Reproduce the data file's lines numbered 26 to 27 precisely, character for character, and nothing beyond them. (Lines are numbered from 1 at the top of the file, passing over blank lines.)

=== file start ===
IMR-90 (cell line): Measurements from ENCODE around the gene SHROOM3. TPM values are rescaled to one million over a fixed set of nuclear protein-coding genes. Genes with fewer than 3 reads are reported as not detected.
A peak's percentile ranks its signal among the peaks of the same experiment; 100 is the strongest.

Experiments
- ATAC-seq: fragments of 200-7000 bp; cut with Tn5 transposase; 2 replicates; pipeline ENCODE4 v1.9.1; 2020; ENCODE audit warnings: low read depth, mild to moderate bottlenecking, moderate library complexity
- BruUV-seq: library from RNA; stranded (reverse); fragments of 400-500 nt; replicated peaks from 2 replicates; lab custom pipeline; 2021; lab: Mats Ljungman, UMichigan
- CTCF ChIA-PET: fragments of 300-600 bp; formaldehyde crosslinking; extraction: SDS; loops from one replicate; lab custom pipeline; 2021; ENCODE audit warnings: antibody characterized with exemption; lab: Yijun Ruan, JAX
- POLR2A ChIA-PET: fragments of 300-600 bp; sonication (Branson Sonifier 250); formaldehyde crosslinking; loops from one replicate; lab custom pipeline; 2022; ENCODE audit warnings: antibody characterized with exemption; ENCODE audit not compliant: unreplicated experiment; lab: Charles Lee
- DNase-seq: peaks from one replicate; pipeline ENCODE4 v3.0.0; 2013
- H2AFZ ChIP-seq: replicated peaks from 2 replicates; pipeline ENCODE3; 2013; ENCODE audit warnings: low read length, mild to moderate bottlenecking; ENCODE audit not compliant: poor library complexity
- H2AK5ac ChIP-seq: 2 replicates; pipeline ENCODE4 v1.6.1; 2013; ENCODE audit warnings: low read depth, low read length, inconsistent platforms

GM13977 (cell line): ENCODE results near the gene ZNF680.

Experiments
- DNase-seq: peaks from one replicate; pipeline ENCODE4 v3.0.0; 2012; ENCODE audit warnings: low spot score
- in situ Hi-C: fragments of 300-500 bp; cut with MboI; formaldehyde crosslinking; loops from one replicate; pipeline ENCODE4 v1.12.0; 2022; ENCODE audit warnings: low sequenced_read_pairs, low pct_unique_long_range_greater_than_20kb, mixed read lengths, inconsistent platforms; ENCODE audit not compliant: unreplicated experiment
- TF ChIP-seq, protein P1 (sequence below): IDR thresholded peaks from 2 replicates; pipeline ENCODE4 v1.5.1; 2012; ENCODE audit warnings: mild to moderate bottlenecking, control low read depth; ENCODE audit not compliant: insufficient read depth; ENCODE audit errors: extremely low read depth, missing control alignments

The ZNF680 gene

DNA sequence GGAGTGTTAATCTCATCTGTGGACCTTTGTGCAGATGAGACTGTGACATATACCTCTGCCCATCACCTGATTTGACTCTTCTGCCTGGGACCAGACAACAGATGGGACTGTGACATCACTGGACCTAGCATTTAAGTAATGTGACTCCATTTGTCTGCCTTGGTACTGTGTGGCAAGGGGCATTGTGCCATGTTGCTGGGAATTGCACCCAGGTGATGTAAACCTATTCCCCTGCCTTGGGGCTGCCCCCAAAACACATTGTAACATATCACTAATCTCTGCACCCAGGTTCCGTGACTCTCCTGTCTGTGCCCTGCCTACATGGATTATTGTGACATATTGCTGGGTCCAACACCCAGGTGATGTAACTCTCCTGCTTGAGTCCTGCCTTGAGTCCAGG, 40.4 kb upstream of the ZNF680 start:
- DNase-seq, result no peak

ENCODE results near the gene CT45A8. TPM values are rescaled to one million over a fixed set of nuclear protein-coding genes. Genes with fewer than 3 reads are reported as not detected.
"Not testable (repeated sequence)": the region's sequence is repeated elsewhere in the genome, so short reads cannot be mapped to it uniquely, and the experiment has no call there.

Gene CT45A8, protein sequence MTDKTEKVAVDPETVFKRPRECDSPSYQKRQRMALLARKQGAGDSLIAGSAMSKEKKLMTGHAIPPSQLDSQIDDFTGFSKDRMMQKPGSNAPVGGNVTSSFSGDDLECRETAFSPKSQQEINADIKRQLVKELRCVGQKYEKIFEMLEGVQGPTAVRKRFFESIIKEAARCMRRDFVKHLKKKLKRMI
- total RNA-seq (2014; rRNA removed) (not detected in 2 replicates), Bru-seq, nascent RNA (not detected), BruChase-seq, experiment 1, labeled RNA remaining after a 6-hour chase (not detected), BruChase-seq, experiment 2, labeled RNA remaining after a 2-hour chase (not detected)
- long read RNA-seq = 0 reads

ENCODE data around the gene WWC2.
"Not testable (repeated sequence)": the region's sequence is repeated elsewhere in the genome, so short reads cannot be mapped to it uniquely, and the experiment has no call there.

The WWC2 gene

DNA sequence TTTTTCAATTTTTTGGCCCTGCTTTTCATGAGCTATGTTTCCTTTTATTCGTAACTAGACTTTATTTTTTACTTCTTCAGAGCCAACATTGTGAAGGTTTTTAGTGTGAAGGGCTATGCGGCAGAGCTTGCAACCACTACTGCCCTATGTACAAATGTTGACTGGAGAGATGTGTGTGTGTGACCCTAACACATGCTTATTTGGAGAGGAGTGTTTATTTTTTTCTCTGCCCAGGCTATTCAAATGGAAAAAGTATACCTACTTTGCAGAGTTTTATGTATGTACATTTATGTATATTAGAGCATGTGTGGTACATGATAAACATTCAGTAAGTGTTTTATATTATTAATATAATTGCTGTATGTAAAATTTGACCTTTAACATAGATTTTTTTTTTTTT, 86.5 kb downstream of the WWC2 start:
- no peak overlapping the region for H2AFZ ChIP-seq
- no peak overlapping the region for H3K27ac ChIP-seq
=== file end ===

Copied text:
The WWC2 gene

DNA sequence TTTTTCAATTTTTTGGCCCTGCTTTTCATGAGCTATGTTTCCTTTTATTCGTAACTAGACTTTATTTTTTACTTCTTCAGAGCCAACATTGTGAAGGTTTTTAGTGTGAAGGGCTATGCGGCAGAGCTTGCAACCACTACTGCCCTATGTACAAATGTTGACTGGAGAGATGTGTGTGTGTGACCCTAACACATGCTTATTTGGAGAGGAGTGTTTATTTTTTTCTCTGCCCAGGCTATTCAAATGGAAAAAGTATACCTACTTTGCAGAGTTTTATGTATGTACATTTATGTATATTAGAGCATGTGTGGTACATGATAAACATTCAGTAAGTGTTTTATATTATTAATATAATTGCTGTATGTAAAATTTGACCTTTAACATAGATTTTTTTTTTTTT, 86.5 kb downstream of the WWC2 start: